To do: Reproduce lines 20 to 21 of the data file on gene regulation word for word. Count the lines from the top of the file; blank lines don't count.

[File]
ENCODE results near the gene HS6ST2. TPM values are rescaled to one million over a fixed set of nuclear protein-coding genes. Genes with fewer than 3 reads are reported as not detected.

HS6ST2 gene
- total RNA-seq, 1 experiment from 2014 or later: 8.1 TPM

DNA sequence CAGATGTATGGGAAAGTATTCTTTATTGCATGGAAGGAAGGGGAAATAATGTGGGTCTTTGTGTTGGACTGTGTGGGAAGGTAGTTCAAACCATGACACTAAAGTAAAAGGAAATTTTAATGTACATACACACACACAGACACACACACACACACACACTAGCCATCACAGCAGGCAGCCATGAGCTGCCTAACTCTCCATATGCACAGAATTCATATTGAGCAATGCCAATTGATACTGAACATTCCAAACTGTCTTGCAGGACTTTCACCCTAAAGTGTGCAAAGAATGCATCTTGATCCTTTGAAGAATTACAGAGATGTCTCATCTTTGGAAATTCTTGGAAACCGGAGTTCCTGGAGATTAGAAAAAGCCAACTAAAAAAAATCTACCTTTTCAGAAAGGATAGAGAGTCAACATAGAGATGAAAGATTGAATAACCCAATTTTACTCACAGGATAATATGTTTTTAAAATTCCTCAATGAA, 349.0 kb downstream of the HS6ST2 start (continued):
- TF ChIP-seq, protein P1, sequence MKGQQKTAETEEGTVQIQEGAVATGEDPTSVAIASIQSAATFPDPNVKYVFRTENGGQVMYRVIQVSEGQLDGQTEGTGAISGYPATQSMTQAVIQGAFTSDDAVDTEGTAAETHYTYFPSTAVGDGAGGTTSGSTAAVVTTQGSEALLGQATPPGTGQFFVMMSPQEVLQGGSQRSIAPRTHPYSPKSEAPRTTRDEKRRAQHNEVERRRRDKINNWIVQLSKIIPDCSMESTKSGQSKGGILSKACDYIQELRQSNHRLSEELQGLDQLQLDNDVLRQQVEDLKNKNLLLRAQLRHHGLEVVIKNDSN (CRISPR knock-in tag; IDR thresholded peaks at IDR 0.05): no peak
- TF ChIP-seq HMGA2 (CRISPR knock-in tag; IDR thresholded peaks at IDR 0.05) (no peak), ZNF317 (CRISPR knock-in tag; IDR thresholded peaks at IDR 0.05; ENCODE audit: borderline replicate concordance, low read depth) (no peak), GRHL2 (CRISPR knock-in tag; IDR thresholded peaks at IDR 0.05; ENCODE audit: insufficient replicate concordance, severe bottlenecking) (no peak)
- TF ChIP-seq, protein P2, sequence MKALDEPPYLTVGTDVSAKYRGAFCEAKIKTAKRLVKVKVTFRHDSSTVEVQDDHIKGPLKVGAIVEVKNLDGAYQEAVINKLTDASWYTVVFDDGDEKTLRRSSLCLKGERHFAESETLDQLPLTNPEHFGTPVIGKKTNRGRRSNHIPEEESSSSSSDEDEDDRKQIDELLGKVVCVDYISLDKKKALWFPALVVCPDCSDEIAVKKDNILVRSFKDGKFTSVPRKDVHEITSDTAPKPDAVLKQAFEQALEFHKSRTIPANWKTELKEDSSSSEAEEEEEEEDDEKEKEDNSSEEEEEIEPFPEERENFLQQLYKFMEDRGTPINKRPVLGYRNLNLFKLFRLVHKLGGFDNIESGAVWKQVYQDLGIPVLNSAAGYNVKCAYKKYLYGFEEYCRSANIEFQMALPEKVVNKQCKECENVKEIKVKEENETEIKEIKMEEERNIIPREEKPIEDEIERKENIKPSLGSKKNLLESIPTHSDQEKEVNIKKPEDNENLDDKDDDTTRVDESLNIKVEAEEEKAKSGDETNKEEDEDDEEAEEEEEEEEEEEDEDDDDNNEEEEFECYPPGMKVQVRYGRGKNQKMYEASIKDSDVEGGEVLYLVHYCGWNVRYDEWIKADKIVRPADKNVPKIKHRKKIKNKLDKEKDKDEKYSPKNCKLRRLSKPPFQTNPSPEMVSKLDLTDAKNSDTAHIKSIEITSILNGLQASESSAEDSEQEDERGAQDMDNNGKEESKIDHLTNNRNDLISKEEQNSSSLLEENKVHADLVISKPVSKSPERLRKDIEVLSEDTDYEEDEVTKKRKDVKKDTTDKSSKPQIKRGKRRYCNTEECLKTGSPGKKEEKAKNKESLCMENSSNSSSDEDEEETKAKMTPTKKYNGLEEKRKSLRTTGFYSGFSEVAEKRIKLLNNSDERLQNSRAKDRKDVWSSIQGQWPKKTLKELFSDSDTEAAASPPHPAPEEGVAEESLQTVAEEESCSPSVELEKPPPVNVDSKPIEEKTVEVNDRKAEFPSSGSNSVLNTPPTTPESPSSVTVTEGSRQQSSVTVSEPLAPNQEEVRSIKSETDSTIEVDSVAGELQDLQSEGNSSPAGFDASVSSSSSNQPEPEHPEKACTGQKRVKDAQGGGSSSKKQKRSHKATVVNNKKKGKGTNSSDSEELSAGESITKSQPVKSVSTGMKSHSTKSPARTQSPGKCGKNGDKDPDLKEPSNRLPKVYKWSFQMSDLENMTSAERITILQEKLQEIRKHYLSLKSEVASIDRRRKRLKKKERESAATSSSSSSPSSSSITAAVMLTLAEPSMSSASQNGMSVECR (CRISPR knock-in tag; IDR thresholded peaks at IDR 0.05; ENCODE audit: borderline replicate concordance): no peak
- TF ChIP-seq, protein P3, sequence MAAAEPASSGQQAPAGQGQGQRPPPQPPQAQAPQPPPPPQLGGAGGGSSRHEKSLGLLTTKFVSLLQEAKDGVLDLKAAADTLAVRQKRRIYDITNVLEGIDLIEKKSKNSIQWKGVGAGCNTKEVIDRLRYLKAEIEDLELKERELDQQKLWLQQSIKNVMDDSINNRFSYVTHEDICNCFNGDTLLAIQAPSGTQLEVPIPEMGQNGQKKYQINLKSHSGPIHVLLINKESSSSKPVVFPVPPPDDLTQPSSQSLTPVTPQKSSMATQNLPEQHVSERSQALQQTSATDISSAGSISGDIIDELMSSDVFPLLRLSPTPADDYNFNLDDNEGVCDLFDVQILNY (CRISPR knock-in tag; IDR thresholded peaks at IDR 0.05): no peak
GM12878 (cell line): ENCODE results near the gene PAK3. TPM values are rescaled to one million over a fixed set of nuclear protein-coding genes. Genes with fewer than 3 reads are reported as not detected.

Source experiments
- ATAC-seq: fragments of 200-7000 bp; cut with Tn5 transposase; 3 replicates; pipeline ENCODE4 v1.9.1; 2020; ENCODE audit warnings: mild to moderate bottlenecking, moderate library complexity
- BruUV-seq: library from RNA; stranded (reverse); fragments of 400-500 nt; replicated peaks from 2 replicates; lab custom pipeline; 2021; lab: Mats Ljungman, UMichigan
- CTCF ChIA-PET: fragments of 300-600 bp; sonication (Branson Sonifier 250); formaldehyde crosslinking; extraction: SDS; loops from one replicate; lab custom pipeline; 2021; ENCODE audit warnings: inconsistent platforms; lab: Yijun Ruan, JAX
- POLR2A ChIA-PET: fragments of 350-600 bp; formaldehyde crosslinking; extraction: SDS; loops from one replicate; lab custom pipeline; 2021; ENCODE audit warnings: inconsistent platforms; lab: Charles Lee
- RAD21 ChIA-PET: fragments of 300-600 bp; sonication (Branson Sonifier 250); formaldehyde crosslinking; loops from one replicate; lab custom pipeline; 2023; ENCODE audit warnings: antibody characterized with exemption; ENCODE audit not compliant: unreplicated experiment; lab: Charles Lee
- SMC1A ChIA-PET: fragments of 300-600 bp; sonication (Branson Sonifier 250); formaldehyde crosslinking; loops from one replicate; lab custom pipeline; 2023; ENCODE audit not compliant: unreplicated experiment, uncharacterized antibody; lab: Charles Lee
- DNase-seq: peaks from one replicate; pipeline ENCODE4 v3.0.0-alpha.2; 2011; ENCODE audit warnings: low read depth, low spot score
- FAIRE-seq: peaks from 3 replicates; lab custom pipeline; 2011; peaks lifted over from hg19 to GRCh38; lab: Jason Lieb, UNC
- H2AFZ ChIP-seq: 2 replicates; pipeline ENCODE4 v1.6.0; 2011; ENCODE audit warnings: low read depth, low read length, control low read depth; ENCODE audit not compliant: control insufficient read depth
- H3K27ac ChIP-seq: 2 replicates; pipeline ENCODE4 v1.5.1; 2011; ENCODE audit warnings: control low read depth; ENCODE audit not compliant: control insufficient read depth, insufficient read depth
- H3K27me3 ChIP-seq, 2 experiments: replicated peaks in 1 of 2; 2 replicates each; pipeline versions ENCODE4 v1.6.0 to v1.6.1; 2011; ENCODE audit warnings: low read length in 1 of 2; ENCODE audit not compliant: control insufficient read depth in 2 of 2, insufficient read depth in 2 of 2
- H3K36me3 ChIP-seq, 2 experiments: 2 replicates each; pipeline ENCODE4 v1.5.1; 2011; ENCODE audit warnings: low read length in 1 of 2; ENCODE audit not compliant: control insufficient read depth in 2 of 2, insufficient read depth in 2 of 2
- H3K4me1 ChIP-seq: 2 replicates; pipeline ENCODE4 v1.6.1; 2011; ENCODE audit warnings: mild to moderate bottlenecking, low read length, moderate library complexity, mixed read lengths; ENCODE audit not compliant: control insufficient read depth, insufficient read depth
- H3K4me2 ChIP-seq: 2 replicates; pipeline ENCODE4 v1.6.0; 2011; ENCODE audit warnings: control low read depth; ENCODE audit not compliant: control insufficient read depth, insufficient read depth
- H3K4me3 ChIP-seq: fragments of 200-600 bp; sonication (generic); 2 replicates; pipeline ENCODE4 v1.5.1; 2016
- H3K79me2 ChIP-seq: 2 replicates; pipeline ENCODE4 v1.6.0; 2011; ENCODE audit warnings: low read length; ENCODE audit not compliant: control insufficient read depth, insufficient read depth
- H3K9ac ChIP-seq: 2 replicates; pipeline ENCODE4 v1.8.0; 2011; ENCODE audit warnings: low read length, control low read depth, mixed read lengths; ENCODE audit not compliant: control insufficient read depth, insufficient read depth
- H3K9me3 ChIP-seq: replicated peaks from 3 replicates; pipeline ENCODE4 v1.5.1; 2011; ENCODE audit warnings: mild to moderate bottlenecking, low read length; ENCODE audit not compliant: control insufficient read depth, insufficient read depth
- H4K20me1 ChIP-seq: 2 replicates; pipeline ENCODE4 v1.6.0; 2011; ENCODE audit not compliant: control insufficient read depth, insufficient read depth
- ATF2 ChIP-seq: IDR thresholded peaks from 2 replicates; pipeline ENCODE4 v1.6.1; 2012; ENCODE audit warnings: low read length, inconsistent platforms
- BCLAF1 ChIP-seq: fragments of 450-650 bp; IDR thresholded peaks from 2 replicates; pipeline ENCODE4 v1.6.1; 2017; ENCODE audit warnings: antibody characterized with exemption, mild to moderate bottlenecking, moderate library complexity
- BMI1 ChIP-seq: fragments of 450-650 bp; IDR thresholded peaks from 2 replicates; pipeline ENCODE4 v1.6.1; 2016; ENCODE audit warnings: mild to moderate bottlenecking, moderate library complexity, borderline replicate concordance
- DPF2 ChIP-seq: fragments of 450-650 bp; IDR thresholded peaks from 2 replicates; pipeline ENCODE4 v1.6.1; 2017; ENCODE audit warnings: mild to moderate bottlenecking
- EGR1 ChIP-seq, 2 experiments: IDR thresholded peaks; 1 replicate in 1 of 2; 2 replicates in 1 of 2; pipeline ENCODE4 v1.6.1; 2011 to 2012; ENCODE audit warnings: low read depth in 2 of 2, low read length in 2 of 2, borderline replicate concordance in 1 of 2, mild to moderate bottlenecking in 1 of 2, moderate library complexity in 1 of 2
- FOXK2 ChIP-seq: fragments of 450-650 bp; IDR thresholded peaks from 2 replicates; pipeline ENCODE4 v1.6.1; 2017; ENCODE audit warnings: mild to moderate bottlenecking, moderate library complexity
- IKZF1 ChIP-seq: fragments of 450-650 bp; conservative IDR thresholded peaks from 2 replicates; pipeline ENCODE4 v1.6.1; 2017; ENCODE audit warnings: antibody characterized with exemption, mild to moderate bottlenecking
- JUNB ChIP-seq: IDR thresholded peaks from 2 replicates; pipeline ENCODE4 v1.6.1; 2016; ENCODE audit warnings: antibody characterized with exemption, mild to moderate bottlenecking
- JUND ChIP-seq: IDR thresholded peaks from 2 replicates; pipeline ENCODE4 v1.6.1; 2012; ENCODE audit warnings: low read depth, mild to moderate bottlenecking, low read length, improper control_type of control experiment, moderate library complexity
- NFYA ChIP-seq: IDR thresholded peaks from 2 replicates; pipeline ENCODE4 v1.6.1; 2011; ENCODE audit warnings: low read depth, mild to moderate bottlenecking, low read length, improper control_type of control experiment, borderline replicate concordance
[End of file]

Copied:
- H3K27ac ChIP-seq: 2 replicates; pipeline ENCODE4 v1.5.1; 2011; ENCODE audit warnings: control low read depth; ENCODE audit not compliant: control insufficient read depth, insufficient read depth
- H3K27me3 ChIP-seq, 2 experiments: replicated peaks in 1 of 2; 2 replicates each; pipeline versions ENCODE4 v1.6.0 to v1.6.1; 2011; ENCODE audit warnings: low read length in 1 of 2; ENCODE audit not compliant: control insufficient read depth in 2 of 2, insufficient read depth in 2 of 2